5 Signs That You're a Diehard Washington Capitals Fan
Since the Washington Capitals entered the National Hockey League back in 1974, the team has, for the most part, had the consistent support of a reasonably devoted fanbase.
Yes, it's worth noting that D.C. is without question a town that supports its Redskins first, but at least since the 2004-05 NHL lockout, the Capitals have certainly made a case to be considered Washington's No. 2 team behind Robert Griffin III and the 'Skins.
The volume of Capitals fans may not be nearly as great as one of the game's long-tenured franchises such as Detroit, Chicago, New York or any of the seven Canadian NHL teams, but this is a fanbase that has been on a drastic rise in terms of numbers and enthusiasm since Alex Ovechkin broke into the league in 2005-06.
With that in mind, here's a look at the top five signs that you're a diehard Capitals fan.
You Know Who Yvon Labre Is
OK, so it's no secret that the Capitals' first few years in the NHL were some of the most painful seasons ever endured by a major professional sports team in North America.
Not only did the team fail to make the postseason in each of its first eight seasons, but Washington also only managed to climb out of last place within its division twice during that span.
And fittingly, the player most commonly associated with that era of Capitals hockey is Yvon Labre, a rugged defenseman who finished his NHL career with a rather paltry 14 goals in 371 games.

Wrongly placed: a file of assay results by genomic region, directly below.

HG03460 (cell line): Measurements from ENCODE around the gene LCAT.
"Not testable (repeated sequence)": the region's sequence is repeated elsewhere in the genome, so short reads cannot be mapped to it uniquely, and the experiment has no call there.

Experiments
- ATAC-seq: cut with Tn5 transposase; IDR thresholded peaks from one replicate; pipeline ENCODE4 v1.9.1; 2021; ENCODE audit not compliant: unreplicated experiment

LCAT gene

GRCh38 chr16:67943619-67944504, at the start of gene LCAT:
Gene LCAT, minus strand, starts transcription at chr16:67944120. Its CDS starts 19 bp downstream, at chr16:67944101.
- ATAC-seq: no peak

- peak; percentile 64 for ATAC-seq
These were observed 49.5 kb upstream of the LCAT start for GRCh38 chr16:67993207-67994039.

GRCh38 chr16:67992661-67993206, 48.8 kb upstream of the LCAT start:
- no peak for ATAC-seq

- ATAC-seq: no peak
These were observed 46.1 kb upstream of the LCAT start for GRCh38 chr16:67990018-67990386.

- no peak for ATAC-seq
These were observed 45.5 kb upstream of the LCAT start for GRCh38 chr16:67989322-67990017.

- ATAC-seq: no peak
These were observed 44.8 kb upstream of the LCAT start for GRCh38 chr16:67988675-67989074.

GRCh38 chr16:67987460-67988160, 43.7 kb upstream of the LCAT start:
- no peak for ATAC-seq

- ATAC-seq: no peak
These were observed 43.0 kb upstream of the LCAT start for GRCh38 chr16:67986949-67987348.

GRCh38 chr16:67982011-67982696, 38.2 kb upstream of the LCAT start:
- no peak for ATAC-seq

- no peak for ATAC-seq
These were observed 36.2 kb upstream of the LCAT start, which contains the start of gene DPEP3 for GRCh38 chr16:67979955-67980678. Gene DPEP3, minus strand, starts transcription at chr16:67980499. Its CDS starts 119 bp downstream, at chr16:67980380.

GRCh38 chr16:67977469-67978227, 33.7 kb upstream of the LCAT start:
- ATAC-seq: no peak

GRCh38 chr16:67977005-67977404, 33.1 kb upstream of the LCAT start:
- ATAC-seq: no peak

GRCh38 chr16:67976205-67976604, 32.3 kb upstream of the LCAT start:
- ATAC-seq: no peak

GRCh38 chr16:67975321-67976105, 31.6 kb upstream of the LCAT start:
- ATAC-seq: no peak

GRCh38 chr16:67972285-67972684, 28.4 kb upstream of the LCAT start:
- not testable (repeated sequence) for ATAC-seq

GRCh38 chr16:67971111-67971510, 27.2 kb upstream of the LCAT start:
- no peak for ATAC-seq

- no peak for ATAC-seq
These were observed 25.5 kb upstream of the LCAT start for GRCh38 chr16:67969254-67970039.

Labre, who served as team captain between 1976-1978, earned the distinction of being the first Capitals player to have his number retired, so regardless of when you were born, if you've been to the Verizon Center enough times, you know exactly where his No. 7 hangs in the rafters.
He may not have been a star, but he was certainly the first player to integrate himself deeply within the community, and that's why Yvon Labre will forever hold a special place in the hearts of Capitals fans.
You Still Haven't Forgiven Esa Tikkanen
Finnish super-pest Esa Tikkanen is remembered by most hockey fans as the agitator who played an integral role on five Stanley Cup-winning teams, including four with the dynastic Edmonton Oilers from 1985-1990.
But for fans of the Washington Capitals, Tikkanen will forever be remembered for a different reason: The two-time, 30-goal man registered one of the most infamous missed chances in Stanley Cup Final history.
In Game 2 of the 1998 Stanley Cup Final, the blue-collar Caps held a 4-3 lead on the road against the defending Stanley Cup champion Detroit Red Wings, and the series-tying victory seemed to be within Washington's grasp.
And then, Tikkanen appeared to be on his way to icing the game midway through the third period, as the then-33-year-old skated in on Detroit's Chris Osgood, and after a nifty fake, found himself staring at a gaping net.
Unfortunately, the historically clutch Tikkanen choked and fired what should have been a layup wide, and the Red Wings immediately seized the momentum and rallied back to win the game in overtime. Needless to say, the Capitals never recovered, and that remains the closest Washington has ever been to Cup.
You Still Stick Up for Dale Hunter
Basically anywhere outside of the D.C. area, Dale Hunter is widely considered to be one of the dirtiest players in NHL history.